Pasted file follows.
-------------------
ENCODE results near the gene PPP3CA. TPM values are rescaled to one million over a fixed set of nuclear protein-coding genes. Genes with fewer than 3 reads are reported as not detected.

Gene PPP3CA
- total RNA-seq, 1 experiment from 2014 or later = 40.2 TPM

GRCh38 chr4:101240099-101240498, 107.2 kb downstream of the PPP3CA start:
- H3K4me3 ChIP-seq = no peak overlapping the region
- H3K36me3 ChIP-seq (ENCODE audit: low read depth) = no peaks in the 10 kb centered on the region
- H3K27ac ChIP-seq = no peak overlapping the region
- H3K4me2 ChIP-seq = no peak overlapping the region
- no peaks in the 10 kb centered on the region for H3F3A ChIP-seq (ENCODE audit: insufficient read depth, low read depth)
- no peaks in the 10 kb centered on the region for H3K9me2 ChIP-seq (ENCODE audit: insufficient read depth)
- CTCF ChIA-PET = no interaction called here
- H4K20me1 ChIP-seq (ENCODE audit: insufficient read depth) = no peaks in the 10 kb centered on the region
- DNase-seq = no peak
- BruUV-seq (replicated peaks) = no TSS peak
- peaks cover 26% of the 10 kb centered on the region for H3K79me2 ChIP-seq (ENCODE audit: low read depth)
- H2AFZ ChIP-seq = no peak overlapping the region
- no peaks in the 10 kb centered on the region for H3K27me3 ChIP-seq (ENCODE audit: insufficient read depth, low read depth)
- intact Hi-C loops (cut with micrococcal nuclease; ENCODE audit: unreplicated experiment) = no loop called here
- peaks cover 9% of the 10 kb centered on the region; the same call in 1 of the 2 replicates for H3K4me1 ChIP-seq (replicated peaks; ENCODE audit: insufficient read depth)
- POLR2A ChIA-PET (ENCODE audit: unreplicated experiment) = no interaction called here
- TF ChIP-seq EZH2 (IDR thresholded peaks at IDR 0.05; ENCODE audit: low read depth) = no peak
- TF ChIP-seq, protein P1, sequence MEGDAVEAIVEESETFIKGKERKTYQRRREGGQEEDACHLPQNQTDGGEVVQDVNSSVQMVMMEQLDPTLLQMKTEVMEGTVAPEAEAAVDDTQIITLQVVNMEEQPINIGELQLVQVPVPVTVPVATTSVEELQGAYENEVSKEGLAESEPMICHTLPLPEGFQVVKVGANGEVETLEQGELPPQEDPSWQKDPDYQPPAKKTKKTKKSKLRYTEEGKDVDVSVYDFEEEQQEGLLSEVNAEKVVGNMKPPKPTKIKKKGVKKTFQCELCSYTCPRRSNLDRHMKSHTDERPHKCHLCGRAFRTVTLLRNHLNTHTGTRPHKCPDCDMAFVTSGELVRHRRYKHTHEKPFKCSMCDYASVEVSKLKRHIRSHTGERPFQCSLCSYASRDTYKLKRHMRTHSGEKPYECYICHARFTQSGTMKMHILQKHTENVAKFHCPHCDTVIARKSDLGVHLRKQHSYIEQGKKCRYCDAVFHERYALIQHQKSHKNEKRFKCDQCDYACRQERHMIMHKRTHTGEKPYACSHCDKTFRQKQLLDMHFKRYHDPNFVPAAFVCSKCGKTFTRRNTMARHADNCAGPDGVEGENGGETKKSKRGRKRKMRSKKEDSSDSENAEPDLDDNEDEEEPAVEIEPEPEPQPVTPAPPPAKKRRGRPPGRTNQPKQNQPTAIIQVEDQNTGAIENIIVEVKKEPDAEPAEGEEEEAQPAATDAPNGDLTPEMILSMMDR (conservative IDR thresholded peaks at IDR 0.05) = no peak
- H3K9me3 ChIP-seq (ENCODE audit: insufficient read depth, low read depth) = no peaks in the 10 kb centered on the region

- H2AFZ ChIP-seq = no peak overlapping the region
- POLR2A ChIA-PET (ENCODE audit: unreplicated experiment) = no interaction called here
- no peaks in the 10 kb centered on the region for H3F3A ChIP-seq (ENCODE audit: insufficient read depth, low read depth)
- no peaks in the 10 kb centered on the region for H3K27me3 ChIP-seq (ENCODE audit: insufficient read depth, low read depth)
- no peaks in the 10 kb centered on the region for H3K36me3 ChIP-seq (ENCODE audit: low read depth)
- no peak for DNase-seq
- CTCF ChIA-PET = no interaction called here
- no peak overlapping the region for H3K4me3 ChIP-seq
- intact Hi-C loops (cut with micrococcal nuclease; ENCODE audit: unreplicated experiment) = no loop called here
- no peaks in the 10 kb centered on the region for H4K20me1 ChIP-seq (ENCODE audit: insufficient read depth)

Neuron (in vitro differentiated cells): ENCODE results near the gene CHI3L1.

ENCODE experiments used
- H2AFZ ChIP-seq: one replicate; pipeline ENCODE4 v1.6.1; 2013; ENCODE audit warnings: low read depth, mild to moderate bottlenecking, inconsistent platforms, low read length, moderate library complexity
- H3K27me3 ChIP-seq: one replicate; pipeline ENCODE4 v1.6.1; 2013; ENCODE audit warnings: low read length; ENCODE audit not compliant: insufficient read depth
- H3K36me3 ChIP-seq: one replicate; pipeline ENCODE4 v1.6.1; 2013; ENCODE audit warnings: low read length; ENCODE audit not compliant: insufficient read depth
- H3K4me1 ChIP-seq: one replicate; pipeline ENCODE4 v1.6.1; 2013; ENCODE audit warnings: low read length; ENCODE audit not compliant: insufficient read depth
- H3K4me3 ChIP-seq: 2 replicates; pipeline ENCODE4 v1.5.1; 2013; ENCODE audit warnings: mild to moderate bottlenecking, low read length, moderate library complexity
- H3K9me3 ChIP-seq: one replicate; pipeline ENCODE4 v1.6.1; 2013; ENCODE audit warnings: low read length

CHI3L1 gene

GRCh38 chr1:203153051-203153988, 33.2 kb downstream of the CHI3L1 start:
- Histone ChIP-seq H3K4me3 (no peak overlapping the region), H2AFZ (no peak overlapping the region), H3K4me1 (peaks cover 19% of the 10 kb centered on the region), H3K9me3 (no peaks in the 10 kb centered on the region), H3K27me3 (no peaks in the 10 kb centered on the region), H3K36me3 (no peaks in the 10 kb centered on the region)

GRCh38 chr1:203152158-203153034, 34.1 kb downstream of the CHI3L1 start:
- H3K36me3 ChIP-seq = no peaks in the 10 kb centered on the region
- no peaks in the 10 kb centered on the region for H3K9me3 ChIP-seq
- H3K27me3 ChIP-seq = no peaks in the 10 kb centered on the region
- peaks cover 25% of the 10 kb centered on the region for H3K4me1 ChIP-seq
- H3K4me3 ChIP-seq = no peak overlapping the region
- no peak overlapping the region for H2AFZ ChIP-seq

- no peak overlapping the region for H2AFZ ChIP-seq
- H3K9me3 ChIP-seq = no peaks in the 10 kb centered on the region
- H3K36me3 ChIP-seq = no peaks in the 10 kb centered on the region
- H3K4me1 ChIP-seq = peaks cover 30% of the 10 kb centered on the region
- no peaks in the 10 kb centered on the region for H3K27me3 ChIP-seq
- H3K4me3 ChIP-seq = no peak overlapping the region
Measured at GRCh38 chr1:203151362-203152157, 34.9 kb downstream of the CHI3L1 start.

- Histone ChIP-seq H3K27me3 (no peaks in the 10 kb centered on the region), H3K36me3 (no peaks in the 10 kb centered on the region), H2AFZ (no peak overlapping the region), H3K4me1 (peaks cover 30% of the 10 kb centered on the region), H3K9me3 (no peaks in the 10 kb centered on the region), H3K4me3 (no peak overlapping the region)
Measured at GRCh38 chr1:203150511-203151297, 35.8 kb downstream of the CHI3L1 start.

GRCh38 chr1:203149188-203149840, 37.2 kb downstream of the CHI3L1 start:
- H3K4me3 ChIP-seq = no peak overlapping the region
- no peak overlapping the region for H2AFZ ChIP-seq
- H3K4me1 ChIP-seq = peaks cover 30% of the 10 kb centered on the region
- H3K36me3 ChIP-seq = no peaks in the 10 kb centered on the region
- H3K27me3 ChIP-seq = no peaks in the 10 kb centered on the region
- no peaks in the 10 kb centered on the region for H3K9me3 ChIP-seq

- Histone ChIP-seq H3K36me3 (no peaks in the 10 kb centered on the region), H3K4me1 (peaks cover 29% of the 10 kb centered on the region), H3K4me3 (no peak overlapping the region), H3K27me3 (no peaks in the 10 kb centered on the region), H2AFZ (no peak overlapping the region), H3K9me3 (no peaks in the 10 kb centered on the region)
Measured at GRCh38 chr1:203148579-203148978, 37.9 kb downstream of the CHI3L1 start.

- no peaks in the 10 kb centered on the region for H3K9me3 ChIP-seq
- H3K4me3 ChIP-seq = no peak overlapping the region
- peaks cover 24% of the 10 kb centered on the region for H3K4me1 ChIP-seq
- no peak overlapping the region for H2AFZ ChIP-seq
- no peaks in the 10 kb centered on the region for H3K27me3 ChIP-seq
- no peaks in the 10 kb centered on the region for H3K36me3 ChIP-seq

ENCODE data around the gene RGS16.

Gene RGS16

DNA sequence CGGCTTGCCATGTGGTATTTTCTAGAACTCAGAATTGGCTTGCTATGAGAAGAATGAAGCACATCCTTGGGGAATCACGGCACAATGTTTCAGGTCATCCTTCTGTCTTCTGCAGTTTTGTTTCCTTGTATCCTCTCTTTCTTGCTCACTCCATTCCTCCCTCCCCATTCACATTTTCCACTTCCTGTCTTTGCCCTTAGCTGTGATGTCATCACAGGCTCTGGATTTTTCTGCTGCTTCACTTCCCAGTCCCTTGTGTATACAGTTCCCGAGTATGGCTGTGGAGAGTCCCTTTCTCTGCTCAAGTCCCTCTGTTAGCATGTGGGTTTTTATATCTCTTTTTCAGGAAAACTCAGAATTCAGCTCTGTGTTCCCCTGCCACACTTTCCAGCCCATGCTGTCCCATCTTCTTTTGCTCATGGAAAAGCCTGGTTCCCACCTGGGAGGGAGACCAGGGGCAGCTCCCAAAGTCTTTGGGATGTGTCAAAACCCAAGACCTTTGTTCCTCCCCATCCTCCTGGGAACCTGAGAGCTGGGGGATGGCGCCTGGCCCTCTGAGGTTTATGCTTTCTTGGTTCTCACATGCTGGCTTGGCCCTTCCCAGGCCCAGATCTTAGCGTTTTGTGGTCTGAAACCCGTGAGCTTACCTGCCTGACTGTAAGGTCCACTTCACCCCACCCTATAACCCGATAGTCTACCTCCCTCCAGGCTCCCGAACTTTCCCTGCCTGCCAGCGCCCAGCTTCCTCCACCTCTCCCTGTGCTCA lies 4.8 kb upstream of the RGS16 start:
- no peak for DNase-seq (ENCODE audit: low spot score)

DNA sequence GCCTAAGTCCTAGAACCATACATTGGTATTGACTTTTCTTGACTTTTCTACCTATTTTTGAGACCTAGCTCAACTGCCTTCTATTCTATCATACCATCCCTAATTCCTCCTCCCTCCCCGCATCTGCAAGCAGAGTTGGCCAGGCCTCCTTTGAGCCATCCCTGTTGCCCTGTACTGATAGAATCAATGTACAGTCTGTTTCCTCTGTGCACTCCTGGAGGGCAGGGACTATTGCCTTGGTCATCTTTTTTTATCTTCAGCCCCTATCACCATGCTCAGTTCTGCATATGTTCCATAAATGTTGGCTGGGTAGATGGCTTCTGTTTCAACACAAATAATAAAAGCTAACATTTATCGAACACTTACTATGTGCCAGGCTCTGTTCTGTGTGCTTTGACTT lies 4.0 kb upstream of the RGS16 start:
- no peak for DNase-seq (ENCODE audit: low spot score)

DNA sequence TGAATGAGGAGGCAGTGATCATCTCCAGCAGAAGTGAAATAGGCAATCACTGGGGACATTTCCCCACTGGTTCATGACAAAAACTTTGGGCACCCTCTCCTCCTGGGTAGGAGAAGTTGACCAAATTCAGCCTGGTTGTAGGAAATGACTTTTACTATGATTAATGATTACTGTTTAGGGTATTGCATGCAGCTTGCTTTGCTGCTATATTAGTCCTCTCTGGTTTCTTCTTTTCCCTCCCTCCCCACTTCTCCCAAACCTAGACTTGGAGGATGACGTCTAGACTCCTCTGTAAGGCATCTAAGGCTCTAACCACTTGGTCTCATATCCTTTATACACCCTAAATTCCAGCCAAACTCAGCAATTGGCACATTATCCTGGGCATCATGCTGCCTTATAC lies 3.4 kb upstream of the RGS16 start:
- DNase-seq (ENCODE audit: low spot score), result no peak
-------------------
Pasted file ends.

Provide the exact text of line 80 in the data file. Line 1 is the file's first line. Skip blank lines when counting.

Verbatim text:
DNA sequence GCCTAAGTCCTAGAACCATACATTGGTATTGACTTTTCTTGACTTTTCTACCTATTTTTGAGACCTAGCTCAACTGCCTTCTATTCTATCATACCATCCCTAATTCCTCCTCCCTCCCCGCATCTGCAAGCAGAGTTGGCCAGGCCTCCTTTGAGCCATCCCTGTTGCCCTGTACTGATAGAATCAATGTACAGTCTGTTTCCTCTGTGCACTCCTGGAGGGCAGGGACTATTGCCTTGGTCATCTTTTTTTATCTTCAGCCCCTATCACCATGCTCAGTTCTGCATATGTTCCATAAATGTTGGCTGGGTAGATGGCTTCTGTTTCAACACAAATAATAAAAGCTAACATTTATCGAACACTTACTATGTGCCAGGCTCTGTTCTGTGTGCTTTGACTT lies 4.0 kb upstream of the RGS16 start: